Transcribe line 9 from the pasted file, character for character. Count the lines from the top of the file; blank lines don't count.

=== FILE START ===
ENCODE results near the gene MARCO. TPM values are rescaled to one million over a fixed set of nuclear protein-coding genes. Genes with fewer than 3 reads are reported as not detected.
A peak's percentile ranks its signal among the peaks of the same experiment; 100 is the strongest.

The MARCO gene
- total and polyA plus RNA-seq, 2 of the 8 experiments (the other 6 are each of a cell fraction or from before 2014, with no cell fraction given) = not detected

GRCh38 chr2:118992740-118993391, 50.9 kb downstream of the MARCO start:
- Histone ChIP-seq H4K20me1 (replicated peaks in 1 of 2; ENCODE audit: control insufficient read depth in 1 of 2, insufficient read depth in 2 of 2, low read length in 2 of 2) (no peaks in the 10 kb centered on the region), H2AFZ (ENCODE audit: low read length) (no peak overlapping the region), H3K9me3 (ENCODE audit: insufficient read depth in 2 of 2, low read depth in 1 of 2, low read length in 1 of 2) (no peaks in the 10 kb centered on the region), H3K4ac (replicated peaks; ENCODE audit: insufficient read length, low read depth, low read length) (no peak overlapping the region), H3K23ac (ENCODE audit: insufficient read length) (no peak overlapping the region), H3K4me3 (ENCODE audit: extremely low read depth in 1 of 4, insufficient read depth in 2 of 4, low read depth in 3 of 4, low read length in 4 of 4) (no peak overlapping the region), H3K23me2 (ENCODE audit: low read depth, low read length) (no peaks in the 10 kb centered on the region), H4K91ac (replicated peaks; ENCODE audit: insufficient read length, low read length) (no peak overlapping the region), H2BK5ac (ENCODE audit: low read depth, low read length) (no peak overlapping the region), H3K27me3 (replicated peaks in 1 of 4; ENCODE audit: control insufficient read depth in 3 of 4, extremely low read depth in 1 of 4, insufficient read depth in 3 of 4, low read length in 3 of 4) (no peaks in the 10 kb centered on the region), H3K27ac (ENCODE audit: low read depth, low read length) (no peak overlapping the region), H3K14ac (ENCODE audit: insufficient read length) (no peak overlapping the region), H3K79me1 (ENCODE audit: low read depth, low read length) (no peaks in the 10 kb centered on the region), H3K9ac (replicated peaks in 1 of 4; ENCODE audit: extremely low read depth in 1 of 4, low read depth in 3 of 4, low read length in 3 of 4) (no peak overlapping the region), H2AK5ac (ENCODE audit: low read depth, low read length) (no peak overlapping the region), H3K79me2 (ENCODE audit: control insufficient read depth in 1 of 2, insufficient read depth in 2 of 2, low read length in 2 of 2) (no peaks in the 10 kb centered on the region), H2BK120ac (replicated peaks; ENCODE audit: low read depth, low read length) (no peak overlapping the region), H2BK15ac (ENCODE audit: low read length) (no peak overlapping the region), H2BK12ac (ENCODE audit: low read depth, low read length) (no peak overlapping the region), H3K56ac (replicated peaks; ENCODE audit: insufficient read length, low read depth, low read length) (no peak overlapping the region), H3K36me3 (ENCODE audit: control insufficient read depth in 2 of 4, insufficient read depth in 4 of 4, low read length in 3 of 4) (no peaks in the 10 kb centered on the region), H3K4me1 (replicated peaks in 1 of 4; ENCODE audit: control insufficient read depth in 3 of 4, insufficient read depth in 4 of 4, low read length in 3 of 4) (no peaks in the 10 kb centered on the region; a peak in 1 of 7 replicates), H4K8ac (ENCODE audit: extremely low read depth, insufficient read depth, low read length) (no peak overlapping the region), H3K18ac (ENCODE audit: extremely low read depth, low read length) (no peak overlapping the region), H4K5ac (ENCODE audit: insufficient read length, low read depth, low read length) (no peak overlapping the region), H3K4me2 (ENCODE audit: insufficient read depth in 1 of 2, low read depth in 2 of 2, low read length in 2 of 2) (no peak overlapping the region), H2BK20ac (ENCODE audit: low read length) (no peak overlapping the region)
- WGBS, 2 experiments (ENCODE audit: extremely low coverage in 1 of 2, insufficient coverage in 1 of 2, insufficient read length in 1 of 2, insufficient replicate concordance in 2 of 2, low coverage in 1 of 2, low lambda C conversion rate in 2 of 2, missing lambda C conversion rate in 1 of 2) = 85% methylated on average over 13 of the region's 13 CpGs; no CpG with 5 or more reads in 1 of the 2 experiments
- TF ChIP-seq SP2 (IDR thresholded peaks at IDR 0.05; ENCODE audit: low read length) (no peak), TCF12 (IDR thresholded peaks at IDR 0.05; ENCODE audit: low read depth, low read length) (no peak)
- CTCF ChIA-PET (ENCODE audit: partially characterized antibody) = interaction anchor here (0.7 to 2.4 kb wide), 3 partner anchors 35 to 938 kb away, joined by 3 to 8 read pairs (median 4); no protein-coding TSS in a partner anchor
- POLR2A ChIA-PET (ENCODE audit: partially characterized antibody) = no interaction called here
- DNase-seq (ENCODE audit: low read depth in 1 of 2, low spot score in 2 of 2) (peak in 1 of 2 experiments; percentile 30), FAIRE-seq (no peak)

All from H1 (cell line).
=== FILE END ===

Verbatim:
- CTCF ChIA-PET (ENCODE audit: partially characterized antibody) = interaction anchor here (0.7 to 2.4 kb wide), 3 partner anchors 35 to 938 kb away, joined by 3 to 8 read pairs (median 4); no protein-coding TSS in a partner anchor